• Work at a hospital: Volunteers receive thorough training for the particular positions and annual refresher courses are common, the American Hospital Association says. Some typical volunteer roles include visiting patients, working at the gift shop and assisting in blood drives.
  • Get involved in politics: Volunteer for a political crusade, grassroots organization or political action committee. You can also work for a candidate you support.
  • Help on a hotline: Suicide hotlines exist in almost every city, manned by volunteers. This is obviously an important — even life-saving — way to help. Help lines are also available for people who just need to hear another voice.
  • Contact animal shelters and humane societies: Local animal shelters and humane societies need volunteers to care for animals, organize fundraising events, perform administrative tasks, and help rescue pets in the wake of natural disasters such as floods and fires.

The best retirement business ideas start with what you know. If the goal is not necessarily to make money, dig into your interests and hobbies, and choose something that brings you pleasure. If you are looking for something new, here are some ideas.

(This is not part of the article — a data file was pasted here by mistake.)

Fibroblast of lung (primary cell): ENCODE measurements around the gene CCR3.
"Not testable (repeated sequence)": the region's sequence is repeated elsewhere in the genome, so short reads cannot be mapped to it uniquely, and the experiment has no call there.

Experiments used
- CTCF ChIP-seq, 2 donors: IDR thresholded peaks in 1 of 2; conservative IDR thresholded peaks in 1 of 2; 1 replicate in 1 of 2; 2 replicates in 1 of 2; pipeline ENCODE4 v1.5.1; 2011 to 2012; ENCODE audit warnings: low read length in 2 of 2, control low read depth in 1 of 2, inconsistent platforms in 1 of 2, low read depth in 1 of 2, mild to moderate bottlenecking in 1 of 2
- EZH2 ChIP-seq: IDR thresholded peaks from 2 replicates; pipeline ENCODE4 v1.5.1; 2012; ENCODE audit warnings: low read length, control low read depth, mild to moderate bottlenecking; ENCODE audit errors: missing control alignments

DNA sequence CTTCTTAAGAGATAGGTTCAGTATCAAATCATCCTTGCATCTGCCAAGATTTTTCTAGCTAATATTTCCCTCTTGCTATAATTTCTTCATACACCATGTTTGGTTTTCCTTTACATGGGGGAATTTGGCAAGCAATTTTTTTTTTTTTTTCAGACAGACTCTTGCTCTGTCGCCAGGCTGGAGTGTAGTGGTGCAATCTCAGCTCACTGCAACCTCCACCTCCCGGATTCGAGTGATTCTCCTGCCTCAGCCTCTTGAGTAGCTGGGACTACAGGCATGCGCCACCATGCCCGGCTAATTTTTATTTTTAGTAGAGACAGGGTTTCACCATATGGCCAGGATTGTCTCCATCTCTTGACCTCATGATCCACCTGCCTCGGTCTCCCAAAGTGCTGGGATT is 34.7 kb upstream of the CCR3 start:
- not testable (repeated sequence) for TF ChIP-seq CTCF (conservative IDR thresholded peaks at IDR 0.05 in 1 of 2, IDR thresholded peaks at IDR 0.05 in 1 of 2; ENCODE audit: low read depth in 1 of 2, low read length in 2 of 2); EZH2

• Services. Babysitting, pet sitting, guiding tours and interior decorating are activities that can keep you physically active and social while focusing on your community and picking your own hours.
  • Handcrafted goods. What are you already doing in your spare time? Things to make and sell might include soap, candles, jewelry and pottery.
  • Courses. You have a wealth of life and work experience! How can you monetize what you know?  Teaching online courses may require more work upfront, but it offers excellent margins and takes minimal effort in the long run. In addition, you can work from home.

Take control of your life

It just doesn’t make sense to throw away all your knowledge and experience just because of a particular date on the calendar. With life spans increasing, you could easily change your career when you’re 50 or 60 or embark on an exciting entrepreneurial venture for the next 20 to 30 years. So why be stuck in a dull retirement when you can take control of your life and do something interesting, rewarding and fulfilling while contributing to society at the same time?”